Older women’s everyday data practices: affective affordances

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Caitlin McGrane, RMIT University

This project seeks to understand the everyday implications of the increased imbrication of technology into the lives of older women, especially uncovering tacit feelings, perceptions and uses. Drawing on creative methods with older women, we explore how interactions with data can provide insights into everyday life. Through workshops held in rural and urban spaces in Australia, participant groups are encouraged to critically reflect on the role of AI, automation and datafication in their perceptions and practices of aging. Mapping activities and collaborative group exercises are used to highlight some of the affective affordances (that is, possibilities and limitations) of digital technologies in women’s later lives.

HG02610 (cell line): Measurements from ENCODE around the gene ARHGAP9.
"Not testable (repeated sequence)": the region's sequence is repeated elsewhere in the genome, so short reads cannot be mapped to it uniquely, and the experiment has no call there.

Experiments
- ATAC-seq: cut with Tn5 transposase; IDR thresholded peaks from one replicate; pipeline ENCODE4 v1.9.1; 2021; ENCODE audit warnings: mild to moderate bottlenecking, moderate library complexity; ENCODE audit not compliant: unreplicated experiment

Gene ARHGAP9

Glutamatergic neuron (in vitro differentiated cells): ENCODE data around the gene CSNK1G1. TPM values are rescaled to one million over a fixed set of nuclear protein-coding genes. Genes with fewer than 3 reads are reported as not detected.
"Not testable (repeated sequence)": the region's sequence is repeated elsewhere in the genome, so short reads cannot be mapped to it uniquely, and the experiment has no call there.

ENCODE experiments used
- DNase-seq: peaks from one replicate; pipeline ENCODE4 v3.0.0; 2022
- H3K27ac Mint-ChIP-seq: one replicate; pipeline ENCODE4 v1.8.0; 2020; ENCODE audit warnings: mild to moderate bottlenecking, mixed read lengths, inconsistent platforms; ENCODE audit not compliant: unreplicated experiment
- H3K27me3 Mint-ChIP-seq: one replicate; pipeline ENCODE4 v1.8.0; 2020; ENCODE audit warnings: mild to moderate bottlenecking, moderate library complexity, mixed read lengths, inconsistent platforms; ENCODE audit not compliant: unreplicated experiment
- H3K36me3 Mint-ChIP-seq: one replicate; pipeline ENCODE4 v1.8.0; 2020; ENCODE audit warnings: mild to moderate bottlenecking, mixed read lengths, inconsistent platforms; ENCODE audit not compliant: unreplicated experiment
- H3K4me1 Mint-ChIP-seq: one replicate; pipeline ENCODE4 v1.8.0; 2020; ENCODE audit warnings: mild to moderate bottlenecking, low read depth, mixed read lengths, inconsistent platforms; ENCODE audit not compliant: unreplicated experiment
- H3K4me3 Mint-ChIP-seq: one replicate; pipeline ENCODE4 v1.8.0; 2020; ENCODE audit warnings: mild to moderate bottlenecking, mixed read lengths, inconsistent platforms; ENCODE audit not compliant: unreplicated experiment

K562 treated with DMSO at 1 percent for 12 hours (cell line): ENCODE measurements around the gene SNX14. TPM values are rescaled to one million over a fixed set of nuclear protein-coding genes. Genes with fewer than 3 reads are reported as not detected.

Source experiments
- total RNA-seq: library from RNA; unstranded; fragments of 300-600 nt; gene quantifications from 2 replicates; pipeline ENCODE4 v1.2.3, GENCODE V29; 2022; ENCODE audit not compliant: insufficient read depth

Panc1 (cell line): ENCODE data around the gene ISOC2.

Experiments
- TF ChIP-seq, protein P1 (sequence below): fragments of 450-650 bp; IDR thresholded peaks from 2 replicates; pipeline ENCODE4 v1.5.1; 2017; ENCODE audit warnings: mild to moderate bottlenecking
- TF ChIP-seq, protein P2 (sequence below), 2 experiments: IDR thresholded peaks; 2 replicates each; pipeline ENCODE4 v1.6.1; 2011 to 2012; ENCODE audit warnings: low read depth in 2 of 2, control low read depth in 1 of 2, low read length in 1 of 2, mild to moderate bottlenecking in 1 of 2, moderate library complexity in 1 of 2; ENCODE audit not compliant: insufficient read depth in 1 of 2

Despite the persistence of ageist stereotypes, older people have some of the most diverse levels of digital literacy. Older women in Australia have been shown to have, on average, lower digital literacy than men and can lack confidence and knowledge around using technology. More research is therefore needed to understand the complexities of how gender intersects with the digital. This project research contributes to a broader project led by RMIT’s Larissa Hjorth titled Ageing in and through data: what can data tell us about ageing?, adding a gendered dimension to our interest in older people’s everyday experiences with data.